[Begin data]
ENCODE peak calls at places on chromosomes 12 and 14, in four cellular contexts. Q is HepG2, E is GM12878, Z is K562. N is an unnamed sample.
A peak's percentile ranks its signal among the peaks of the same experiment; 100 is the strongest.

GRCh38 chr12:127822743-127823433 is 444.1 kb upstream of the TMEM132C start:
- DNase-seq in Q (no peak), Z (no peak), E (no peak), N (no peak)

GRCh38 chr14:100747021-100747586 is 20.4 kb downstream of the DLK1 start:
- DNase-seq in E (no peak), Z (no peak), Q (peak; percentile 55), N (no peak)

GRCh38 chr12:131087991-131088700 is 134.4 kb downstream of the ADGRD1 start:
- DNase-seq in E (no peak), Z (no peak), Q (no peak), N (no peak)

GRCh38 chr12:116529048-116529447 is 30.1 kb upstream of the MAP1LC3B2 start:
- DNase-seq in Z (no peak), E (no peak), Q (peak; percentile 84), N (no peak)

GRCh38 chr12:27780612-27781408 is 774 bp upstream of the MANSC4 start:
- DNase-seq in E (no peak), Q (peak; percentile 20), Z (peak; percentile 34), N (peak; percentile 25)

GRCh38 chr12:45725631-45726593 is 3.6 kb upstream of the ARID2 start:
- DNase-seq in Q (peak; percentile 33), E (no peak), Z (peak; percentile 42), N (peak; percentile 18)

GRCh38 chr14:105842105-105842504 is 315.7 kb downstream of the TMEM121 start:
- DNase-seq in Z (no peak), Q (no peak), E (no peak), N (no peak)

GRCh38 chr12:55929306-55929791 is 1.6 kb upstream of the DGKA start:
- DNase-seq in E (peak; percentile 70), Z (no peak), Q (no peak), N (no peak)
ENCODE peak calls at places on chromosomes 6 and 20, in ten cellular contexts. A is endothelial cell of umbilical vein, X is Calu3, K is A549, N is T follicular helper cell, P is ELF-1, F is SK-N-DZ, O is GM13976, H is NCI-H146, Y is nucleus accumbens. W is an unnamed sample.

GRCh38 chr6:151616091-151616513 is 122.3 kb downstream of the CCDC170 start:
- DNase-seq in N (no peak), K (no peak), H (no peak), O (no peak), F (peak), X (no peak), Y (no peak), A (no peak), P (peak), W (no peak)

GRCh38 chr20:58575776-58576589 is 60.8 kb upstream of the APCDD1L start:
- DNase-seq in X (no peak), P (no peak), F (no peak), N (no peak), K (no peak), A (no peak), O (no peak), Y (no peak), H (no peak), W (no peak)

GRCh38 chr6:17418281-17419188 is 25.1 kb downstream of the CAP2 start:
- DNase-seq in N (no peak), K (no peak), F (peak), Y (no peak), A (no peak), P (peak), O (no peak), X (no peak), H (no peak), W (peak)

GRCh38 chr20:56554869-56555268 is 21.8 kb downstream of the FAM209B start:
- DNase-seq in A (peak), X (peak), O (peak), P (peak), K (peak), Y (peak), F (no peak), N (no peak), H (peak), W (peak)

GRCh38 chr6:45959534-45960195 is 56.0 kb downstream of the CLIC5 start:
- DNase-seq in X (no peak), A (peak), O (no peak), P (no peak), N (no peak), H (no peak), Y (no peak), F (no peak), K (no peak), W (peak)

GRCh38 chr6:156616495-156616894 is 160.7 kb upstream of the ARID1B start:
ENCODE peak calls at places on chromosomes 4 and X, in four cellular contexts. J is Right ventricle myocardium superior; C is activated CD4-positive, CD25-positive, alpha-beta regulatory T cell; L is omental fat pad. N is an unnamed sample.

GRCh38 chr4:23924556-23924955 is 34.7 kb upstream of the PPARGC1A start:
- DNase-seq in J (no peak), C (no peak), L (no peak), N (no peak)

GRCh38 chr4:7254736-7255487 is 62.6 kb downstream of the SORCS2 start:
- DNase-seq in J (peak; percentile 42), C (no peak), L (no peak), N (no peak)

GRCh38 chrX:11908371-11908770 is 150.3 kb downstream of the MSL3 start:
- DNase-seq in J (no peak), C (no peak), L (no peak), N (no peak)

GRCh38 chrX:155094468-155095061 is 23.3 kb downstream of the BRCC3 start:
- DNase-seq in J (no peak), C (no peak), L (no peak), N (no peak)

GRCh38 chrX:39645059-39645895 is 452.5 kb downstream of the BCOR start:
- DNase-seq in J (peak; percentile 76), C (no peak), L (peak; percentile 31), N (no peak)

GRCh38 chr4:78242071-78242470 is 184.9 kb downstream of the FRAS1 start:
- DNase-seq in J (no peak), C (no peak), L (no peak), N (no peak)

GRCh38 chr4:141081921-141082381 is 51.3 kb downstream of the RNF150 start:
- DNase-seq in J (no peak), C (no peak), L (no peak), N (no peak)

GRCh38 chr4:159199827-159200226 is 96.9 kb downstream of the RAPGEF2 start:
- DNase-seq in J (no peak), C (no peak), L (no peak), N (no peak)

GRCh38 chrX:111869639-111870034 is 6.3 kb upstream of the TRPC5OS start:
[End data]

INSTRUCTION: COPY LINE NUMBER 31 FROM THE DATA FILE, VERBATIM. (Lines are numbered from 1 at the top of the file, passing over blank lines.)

ENCODE peak calls at places on chromosomes 4 and X, in four cellular contexts. J is Right ventricle myocardium superior; C is activated CD4-positive, CD25-positive, alpha-beta regulatory T cell; L is omental fat pad. N is an unnamed sample.